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Black Isle Heritage Memories - Alasdair Cameron (26 of 32)

ROSS

2010s

audios; farmers; farming; agriculture; built environment; villages; dwellings; houses; farms;

ARCH (Archaeology for Communities in the Highlands)

ARCH: Black Isle Heritage Memories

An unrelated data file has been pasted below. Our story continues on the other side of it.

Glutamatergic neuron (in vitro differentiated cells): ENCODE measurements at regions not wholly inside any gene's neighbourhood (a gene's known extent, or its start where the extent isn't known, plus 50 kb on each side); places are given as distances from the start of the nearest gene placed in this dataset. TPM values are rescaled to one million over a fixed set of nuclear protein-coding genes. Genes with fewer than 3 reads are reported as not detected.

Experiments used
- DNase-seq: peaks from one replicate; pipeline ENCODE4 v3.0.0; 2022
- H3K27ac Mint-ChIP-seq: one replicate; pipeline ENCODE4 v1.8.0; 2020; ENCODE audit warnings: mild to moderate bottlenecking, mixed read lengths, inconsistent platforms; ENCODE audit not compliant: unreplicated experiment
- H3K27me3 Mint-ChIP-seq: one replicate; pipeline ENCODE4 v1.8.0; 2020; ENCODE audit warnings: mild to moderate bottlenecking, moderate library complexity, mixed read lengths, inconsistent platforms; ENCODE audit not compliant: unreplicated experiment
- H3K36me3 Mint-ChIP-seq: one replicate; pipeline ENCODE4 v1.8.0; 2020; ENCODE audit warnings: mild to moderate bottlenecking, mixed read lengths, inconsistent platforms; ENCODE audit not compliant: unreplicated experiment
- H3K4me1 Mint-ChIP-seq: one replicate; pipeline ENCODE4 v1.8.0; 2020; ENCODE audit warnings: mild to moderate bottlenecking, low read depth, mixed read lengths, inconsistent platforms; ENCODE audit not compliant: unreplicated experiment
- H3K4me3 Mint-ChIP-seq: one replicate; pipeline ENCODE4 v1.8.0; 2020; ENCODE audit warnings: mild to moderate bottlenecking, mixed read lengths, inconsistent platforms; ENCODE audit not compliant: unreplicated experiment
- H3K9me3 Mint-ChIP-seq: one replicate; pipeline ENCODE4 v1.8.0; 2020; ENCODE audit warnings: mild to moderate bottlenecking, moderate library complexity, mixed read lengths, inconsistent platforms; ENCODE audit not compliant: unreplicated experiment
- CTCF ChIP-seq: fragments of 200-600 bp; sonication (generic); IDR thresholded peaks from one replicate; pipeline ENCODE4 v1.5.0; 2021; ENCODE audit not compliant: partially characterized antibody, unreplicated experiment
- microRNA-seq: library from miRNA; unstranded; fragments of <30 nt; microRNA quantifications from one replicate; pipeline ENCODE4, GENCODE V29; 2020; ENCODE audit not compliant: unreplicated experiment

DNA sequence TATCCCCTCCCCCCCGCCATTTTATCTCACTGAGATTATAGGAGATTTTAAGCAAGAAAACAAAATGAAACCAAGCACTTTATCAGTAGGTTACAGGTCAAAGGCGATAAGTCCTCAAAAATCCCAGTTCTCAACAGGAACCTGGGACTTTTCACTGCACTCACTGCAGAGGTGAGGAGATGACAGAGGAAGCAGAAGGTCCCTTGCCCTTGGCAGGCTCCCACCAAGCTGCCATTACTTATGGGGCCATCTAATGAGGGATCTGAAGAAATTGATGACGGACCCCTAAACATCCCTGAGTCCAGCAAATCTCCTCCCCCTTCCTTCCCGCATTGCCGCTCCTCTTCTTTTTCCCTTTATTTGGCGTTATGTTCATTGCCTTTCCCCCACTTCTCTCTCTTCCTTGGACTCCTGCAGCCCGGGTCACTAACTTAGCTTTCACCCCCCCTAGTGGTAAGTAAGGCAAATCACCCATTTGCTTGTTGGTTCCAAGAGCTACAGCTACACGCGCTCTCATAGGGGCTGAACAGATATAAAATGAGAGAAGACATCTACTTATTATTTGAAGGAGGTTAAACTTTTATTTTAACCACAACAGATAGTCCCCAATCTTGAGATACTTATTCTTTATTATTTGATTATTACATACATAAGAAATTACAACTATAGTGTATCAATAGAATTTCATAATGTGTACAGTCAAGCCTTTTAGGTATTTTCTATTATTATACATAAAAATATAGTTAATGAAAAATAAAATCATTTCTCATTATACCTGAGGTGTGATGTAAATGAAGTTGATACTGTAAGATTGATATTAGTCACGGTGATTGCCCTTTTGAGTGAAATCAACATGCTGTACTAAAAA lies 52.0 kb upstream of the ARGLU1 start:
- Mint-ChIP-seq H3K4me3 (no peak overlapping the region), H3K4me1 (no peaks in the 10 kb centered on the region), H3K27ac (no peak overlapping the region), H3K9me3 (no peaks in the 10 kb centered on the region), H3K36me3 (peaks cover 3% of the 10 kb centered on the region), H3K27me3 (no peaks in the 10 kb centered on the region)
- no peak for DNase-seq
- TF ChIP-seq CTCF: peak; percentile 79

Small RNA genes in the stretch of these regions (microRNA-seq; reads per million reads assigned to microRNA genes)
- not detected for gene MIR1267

In this audio extract, Black Isle farmer Alasdair Cameron talks about water turbines and steam-powered mills on the Black Isle.<br /> <br /> The audio recording was carried out as part of the Black Isle Heritage Memories Project, undertaken in 2009/2010 by ARCH (Archaeology for Communities in the Highlands). To find out more about the project, follow the link towards the foot of the page.<br /> <br /> Transcription: (Interviewer: Cait McCullagh)<br /> <br /> AC: The other interesting ones with water turbines was at the farm of Drummondreach where there was a water turbine driving the thrashing mill, the roller mill for grinding the grain, or rather, flaking the grain, known as a bruiser, and the remnants of the steel pipe that provided water to that can be found in Drummondreach Woods. Move along to Findon, there's records that suggest there were probably two turbines in the Findon barn and we learnt from the group at Culbokie that the turbine was set up to provide electricity for the steading to begin with and then, at a later period, the luxury of electricity was extended to the farmhouse. There's no records of wind power in the Black Isle although there was a windmill across from Kessock, at Inverness, which, I suddenly realise is marked on this map, I see, 'Old Windmill', but there may have been one or two windmills in Easter Ross area to the north of the Black Isle, but no remnants of these.<br /> <br /> Later, the source of power was the steam engine and that the, well the remnants of these were very visible from afar with brick chimneys, and that one that I was particularly aware of was at Alcaig Farm because I could see it from where I was born and brought up at Corntown, and it was a very distinctive feature on the landscape. It disappeared, I think probably in the mid 50s but strangely enough another one appeared at the old meal mill at Alcaig where they established a knackery and a boiling down works and that it had a tall brick chimney which helped to get the smell up into the upper atmosphere. We've still got one today in the Resolis area at Kirkton Farm and that Kirkton Farm is a very interesting example of ancient and modern. And I looked at it recently and took a photograph of it with the huge satellite dish on one of the houses, the steam engine chimney behind, and across the water, on the hillside, is all the wind turbines of the Novar Estate. So lurking in the middle of it is a drilling rig parked up in the Firth, so you have the different sources of power, almost in a straight line there.<br /> <br /> The other one that has disappeared was at Udale Farm which is just up the hill from Resolis and that it was probably the last farm in the Black Isle to have a working steam engine. And that Mr Chapman at Udale Farm was very traditional; he had horses at quite a late period, and he also had a crawler-type caterpillar tractor at an early period, because it was quite heavy land there, but his steam-powered mill was quite a historic sight. The engine was removed in the 1960s and is with the Agricultural Museum. It was in Edinburgh, I'm not sure if it's relocated to their new museum near East Kilbride.